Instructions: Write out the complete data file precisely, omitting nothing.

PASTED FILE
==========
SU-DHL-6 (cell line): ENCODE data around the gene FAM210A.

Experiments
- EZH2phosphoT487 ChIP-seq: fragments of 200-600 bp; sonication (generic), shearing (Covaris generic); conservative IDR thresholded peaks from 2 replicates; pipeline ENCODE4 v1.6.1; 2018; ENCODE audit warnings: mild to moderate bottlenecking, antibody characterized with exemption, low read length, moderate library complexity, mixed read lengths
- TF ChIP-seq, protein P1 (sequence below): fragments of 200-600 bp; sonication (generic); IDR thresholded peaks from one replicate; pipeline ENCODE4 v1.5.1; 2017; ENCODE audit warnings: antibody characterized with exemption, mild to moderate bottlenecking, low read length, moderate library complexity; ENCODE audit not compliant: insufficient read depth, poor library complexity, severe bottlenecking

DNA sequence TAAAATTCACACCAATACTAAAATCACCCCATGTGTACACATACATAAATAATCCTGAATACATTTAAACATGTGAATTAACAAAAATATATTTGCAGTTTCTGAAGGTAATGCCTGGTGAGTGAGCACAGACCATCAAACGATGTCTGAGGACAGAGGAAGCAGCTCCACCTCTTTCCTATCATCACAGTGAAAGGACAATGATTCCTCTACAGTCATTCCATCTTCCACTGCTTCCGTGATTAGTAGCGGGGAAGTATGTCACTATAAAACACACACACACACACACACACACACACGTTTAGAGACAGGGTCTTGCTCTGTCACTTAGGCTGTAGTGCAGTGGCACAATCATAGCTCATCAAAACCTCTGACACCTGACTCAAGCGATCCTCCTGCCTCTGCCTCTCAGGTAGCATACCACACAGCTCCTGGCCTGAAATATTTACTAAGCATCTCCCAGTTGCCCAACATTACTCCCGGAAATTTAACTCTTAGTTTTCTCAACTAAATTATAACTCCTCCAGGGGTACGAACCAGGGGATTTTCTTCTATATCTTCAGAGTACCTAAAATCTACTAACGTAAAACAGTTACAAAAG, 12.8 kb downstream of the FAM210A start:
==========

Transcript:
SU-DHL-6 (cell line): ENCODE data around the gene FAM210A.

Experiments
- EZH2phosphoT487 ChIP-seq: fragments of 200-600 bp; sonication (generic), shearing (Covaris generic); conservative IDR thresholded peaks from 2 replicates; pipeline ENCODE4 v1.6.1; 2018; ENCODE audit warnings: mild to moderate bottlenecking, antibody characterized with exemption, low read length, moderate library complexity, mixed read lengths
- TF ChIP-seq, protein P1 (sequence below): fragments of 200-600 bp; sonication (generic); IDR thresholded peaks from one replicate; pipeline ENCODE4 v1.5.1; 2017; ENCODE audit warnings: antibody characterized with exemption, mild to moderate bottlenecking, low read length, moderate library complexity; ENCODE audit not compliant: insufficient read depth, poor library complexity, severe bottlenecking

DNA sequence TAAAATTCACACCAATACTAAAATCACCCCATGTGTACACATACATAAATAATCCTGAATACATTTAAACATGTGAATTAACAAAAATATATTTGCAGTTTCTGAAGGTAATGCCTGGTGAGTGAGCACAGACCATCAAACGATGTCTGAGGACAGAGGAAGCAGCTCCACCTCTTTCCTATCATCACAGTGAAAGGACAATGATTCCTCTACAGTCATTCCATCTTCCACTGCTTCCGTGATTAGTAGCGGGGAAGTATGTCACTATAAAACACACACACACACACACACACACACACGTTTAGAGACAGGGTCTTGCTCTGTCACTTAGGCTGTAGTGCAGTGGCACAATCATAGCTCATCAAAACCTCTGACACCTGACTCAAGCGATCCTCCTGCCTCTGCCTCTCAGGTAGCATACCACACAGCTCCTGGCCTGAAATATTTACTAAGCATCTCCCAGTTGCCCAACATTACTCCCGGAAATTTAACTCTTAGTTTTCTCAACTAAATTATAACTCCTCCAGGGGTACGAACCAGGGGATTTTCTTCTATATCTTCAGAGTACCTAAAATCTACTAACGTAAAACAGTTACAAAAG, 12.8 kb downstream of the FAM210A start: